List of administrative divisions of the Kingdom of Hungary

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The following lists show the administrative divisions of the lands belonging to the Hungarian crown (1000–1920) at selected points of time. The names are given in the main official language used in the Kingdom at the times in question.

For details on the functioning and development of the counties and some other administrative divisions see Counties of the Kingdom of Hungary.

Map of the counties in the Kingdom of Hungary around 1880


This article does not show all states of administrative divisions that existed throughout the centuries, only the major ones. Especially for the medieval period, various sources often give slightly different divisions. Also, the lists of the individual points of time stem from different sources so that the first-level categorization is not necessarily compatible over time.


Around 1074[edit]

Around 1074, the whole Kingdom of Hungary consisted of some 45–50 counties. The existence of many of them is disputed for this time period.


Frontier counties[edit]

The following castles are assumed to have been seats of frontier counties (marchiae, határispánságok), it is probable that other castles were such seats as well (ordered from the north to the south):

15th century[edit]

In the late 14th and in the 15th century there were around 70 counties, out of which 7(?) under the voivodship of Transylvania (in present-day Romania), 7 under the banate of Slavonia (mainly in present-day Slavonia and Croatia), and the rest forming Hungary proper (mainly present-day Hungary and Slovakia, with 10 counties entirely and 11 partially in present-day Slovakia.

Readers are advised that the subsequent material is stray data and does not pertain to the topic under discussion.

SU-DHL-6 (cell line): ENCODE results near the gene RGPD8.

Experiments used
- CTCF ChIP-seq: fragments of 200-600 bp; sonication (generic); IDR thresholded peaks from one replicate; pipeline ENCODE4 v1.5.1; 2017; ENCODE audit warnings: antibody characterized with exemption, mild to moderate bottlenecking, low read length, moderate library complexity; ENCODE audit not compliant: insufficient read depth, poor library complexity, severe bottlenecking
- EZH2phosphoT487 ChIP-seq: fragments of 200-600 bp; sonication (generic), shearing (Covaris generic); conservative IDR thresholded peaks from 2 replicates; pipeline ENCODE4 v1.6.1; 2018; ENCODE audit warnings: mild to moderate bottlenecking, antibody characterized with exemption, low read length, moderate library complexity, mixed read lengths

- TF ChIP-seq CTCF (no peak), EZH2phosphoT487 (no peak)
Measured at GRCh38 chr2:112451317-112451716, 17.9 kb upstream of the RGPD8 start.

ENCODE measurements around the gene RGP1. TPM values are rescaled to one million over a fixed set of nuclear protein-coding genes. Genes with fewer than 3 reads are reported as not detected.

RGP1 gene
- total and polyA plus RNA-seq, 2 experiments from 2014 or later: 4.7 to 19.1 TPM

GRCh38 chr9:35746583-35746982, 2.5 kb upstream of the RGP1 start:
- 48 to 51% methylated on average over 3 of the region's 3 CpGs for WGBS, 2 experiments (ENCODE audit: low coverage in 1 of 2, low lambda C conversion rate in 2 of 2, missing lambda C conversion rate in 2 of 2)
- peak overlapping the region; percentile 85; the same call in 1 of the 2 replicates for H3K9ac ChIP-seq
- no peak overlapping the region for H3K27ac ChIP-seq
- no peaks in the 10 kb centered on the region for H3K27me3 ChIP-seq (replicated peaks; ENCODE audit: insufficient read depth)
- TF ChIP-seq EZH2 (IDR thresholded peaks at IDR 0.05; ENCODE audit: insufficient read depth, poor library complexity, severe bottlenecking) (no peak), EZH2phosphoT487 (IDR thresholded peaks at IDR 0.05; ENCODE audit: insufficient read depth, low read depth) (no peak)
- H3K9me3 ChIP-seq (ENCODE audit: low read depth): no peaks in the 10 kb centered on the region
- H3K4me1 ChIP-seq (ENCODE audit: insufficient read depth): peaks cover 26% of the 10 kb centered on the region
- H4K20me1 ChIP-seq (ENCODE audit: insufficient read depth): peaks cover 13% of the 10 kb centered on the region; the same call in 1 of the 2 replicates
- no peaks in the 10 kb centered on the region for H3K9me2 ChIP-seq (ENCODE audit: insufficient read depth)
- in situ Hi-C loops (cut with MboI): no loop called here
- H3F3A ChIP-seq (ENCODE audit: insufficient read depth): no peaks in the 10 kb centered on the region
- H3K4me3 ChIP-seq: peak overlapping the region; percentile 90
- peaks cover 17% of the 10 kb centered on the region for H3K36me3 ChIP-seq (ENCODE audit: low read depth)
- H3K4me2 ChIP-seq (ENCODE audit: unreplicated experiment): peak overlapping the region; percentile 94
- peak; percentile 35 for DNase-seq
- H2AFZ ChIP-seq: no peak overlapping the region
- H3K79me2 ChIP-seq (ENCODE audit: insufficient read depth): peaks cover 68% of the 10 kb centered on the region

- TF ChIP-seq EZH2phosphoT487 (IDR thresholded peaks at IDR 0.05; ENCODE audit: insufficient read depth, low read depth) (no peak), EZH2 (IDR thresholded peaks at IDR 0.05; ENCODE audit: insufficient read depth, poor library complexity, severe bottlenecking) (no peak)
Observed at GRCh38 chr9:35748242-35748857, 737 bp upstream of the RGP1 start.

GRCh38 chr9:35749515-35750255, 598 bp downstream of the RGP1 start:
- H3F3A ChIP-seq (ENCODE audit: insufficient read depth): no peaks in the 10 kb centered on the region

Hungary proper[edit]




Special status[edit]

Hungary proper[edit]


Free royal towns and the mining towns (Liberae regiae civitate et civitates montanae)[edit]

Their number was changing (the mining towns were largely situated in the Upper Lands – present-day Slovakia)

16th–18th centuries[edit]

In the 16th century, the Kingdom was so gravely impacted by Ottoman conquest that its territory was reduced to almost a third of its previous size. By 1541, the remaining part was renamed Royal Hungary and ruled by the Habsburgs.

Captaincies (1547 – 1699)[edit]

Map of captaincies of Royal Hungary in 1572

In 1547, Royal Hungary was divided for military and partly also administrative purposes in two captaincies-general (Hungarian: főkapitányságok, Slovak: hlavné kapitanáty):

  • Cisdanubia (largely present-day Slovakia)
  • Transdanubia (the remaining Royal Hungary).

Later on, these captaincies were further subdivided.

In 1553 and 1578, southern and southeastern regions were split off into the Military Frontier and were de facto no longer part of the Kingdom.

Also, after 1606 there were the following captaincies-general:

Counties (1699 - 1848)[edit]

Note that many of the counties ceased to exist during the Turkish occupation (app. 1541 – 1699/1718). For administrative divisions on the Turkish territory see Ottoman Empire.

After the defeat of the Turks there were some 70 counties in the whole Kingdom of Hungary again. After the final defeat of the Turks in 1718, the three southern counties Temesiensis, Torontaliensis and Krassovinsis created the special administrative district Banatus Temesiensis (Hungarian: Temesi Bánság). This district was dissolved again in 1779, but its southernmost part remained part of the Military Frontier (Confiniaria militaria) till the late 19th century.

The following list does not show Transylvania. The "districtus" is only a traditional formal division. Note that some of the previous counties, e. g. the Zarandiensis, were part of Transylvania at this time.

(a) Districtus Cis-Danubianus (13):

(b) Districtus Trans-Danubianus (11):

(c) Districtus Cis-Tybiscanus (10):

(d) Districtus Trans-Tibiscanus (12):